Her smitten owners, Julie and Scott LeRoy, adopted Cuda when Julie was working as an animal control officer. Desperate to take her home, especially as she feared poor Cuda would die in a shelter, Julie quickly texted Scott a picture of her new four-legged friend. Luckily, Scott agreed to take her in, as long as Cuda saw a vet first.

Despite her best efforts, Julie hasn’t been able to find a vet that’s seen a dog like Cuda before – especially as she has such a long list of illnesses!

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‘She literally has a compressed spine. She’s not missing vertebrae but her spine is compressed at her neckline and at her tail,’ Julie explains. ‘Her ribs are normal sized which is why they look so expanded. She’s got a sloped back, her back legs bear the weight so they’re more muscular than her front legs, her one paw is bigger than the other, her ears actually don’t sit on her head the exact way and she has a bob tail.’

Thanks to her distinctive look, strangers often stop Julie to ask about Cuda – and she’s more than happy to share their story!

‘People will run from across the street to come up and pet her, and meet her,’ Julie says.

But she’s not just popular in person – and has plenty of followers on the Facebook page Julie set her up back in 2010.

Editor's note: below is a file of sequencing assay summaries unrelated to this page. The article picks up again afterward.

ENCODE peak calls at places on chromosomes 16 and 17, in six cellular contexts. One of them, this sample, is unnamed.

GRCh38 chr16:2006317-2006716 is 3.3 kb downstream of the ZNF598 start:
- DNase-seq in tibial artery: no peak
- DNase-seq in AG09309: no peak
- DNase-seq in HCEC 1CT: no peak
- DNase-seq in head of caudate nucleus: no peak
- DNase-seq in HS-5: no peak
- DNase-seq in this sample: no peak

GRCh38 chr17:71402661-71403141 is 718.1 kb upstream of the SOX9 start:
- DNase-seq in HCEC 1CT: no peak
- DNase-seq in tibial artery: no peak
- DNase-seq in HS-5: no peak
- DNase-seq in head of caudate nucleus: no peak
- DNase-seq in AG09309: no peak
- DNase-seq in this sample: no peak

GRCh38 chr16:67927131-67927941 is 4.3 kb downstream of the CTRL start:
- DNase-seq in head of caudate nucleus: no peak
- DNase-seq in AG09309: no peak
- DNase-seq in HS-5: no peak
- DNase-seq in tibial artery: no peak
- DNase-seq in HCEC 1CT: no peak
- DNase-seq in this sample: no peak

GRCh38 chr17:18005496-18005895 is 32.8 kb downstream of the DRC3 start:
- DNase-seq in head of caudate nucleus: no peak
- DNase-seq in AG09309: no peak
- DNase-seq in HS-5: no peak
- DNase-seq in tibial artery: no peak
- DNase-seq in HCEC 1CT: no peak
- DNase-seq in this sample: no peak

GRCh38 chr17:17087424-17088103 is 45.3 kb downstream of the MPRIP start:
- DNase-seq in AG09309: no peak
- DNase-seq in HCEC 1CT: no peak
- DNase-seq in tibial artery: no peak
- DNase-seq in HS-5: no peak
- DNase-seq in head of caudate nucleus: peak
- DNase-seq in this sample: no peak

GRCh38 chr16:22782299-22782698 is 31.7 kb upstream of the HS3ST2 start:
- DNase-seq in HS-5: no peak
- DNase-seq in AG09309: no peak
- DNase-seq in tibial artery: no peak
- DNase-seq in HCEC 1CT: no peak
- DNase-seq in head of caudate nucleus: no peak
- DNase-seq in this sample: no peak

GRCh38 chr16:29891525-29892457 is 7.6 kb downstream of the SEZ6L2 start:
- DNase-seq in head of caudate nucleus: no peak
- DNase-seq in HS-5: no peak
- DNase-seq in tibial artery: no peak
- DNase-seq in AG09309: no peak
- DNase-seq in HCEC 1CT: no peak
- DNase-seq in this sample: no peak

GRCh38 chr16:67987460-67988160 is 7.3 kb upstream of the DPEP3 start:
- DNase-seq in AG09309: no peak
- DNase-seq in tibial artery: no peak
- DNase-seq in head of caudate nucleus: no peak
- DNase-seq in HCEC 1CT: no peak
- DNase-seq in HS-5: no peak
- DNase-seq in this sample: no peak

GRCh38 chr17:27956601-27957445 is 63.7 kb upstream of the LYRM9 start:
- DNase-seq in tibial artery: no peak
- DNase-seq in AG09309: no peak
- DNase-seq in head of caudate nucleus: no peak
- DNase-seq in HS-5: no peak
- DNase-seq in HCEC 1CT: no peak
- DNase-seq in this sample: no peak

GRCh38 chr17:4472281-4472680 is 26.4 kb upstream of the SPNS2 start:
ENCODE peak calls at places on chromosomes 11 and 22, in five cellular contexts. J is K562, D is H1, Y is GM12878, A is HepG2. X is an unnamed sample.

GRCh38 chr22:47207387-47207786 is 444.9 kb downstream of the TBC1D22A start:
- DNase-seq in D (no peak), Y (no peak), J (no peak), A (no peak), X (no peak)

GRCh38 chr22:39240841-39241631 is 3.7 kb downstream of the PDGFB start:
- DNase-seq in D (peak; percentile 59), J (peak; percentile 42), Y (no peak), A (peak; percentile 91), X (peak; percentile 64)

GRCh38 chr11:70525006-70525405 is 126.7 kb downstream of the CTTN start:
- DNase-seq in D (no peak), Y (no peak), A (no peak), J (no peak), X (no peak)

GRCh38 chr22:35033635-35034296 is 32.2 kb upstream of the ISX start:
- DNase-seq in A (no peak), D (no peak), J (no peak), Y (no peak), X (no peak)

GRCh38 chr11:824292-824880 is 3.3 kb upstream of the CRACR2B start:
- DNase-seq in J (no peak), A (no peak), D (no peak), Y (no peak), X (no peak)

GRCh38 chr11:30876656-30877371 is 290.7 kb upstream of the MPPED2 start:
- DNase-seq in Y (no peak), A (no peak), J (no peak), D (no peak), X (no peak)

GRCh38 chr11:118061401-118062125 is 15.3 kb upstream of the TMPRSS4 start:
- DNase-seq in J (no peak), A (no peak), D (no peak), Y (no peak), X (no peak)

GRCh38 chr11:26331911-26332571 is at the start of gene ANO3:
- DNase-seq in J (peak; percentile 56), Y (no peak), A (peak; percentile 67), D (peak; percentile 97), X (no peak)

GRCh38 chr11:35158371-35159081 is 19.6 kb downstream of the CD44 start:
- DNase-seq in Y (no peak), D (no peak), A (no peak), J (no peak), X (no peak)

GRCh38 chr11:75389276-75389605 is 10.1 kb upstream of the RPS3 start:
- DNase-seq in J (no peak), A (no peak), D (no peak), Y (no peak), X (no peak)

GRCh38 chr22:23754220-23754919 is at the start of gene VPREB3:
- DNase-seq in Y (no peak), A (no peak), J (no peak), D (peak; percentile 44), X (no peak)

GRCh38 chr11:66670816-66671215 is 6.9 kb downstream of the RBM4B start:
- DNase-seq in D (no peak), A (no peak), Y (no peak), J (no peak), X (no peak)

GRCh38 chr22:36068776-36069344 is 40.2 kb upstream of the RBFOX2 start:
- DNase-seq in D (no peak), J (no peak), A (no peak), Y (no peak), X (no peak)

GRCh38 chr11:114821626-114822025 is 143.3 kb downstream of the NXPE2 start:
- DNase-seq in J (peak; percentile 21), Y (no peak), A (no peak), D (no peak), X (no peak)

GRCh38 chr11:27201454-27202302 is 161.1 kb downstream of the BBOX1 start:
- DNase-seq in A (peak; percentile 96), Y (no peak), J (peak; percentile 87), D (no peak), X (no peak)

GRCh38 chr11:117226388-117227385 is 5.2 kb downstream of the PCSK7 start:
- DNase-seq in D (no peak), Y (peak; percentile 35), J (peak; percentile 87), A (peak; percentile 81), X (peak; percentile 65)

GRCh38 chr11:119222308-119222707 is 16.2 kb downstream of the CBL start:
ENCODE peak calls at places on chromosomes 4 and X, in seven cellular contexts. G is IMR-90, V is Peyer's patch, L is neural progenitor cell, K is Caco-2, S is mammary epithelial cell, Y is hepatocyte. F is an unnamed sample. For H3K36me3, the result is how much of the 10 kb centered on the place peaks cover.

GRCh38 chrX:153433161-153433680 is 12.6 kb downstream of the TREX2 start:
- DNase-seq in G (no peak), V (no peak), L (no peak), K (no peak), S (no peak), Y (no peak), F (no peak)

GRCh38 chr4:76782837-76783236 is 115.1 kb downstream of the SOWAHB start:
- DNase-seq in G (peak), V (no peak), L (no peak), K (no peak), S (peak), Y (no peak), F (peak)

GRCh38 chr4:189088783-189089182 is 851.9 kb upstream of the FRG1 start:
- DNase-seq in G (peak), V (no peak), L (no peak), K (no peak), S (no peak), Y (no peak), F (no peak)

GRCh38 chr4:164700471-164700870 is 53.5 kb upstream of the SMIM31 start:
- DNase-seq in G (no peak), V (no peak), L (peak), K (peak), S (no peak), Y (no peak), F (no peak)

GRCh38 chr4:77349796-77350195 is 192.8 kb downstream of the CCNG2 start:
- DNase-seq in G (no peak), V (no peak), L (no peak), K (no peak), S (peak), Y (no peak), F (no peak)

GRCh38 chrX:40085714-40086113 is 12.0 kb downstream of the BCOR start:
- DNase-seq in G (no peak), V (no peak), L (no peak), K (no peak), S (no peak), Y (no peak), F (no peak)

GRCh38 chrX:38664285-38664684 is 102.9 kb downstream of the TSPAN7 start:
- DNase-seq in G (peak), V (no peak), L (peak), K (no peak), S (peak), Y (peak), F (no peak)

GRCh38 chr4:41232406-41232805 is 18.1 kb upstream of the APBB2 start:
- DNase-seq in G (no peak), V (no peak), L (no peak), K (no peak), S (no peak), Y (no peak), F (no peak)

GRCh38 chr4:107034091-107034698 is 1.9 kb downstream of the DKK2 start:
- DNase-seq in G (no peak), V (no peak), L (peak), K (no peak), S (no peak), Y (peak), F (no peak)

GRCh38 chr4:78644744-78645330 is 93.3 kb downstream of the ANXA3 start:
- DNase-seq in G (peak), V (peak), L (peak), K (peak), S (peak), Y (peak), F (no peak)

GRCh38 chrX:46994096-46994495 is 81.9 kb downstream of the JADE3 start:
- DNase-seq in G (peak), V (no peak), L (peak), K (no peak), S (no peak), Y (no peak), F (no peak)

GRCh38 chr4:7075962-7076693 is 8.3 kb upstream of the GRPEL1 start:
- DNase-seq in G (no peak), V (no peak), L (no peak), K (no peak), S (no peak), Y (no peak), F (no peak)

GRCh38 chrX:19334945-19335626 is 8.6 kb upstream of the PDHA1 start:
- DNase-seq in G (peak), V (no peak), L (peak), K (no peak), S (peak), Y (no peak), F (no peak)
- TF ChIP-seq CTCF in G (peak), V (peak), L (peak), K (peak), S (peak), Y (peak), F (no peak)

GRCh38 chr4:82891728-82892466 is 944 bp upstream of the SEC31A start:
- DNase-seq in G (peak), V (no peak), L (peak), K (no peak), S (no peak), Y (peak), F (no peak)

‘I wanted to share her, and I wanted to find others like her. We thought she was the only dog like this in the world,’ Julie adds.

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‘Sometime after we did that a photo of another dog started circulating. It took about 6 months, but I located that dog in Italy. Since I got in touch with the other dog’s owner I keep looking for research, and I’ve tried to learn everything I can about it.’

Vets still aren’t able to tell Julie and Scott what the future holds for Cuda – but they have high hopes, as Julie recently managed to find a dog with short spine syndrome that lived to age 14.

‘What I hope for her, is a long healthy, happy life,’ Julie says.

‘What I hope for anybody else who comes across a dog with short spine syndrome, is the memory that they’ve seen one of these dogs before, and they don’t take it to the vet to euthanise it.’

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